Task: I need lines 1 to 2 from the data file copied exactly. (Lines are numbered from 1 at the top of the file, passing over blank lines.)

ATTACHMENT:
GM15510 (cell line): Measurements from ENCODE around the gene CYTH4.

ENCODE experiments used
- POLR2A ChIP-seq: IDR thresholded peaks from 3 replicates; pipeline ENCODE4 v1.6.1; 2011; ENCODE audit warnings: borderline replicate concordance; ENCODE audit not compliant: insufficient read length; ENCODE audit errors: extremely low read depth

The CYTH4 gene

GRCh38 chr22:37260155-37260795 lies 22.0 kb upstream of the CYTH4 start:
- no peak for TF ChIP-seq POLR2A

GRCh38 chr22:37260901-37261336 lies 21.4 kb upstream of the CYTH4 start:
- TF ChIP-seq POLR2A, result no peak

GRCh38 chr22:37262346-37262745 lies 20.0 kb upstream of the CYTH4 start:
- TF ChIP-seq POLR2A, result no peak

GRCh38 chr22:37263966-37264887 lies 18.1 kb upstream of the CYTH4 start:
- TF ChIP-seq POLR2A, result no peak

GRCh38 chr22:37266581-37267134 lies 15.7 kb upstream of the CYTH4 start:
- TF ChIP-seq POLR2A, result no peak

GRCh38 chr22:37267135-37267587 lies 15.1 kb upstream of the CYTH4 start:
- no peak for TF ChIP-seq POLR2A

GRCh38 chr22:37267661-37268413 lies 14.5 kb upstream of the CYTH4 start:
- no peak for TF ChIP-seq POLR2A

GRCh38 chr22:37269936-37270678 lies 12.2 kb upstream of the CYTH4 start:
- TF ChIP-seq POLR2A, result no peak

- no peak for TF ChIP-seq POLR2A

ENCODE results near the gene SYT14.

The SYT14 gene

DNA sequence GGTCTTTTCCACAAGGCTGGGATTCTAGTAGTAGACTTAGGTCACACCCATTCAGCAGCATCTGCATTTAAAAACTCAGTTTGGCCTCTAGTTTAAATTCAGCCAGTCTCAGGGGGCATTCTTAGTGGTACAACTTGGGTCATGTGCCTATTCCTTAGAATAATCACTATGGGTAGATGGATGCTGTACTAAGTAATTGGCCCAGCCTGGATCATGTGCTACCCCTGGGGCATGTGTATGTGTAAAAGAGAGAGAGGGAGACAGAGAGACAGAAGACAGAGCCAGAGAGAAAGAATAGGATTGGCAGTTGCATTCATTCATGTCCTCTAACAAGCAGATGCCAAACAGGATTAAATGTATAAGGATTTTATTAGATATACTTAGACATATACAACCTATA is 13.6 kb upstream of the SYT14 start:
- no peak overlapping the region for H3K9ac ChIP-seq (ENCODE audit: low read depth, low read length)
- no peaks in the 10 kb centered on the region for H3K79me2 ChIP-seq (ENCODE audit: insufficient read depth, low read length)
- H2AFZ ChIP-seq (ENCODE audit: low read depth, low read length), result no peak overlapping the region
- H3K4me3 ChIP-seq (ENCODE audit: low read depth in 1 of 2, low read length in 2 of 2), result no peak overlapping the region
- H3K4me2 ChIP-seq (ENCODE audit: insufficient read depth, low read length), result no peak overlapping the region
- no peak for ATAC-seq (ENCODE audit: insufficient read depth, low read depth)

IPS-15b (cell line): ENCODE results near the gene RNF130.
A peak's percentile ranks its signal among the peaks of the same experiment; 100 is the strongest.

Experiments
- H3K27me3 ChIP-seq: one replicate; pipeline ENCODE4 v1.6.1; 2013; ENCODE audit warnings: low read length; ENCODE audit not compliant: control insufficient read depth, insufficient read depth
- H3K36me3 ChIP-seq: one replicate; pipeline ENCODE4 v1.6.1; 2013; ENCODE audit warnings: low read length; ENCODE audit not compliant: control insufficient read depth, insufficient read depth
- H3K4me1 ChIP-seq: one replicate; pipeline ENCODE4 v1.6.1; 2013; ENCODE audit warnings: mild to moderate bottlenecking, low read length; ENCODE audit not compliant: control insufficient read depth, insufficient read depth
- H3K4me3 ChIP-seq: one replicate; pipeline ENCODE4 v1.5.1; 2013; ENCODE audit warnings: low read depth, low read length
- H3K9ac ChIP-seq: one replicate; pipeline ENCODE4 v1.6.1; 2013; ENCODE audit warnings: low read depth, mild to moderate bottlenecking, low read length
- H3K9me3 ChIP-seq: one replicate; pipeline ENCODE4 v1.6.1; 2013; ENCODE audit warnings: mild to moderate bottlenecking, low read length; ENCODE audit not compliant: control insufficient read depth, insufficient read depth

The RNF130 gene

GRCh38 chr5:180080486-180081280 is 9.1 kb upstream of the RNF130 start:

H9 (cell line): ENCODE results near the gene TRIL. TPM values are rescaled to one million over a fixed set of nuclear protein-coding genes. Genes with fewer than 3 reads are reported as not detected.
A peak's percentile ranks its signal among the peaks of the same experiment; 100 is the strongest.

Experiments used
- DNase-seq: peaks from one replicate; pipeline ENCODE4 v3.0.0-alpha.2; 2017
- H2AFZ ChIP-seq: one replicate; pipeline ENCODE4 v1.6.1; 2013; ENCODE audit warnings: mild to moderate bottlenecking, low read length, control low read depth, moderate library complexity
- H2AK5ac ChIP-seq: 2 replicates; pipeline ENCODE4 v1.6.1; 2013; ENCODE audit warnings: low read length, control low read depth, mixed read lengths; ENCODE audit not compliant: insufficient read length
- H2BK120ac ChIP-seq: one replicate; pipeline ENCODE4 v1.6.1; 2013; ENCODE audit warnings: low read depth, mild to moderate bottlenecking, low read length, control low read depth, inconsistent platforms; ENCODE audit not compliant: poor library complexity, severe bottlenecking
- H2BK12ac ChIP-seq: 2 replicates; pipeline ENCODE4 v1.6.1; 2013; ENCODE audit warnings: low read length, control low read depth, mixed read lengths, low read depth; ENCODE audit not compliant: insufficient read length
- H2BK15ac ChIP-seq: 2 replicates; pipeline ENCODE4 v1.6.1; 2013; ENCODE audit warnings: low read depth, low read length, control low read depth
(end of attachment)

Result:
GM15510 (cell line): Measurements from ENCODE around the gene CYTH4.

ENCODE experiments used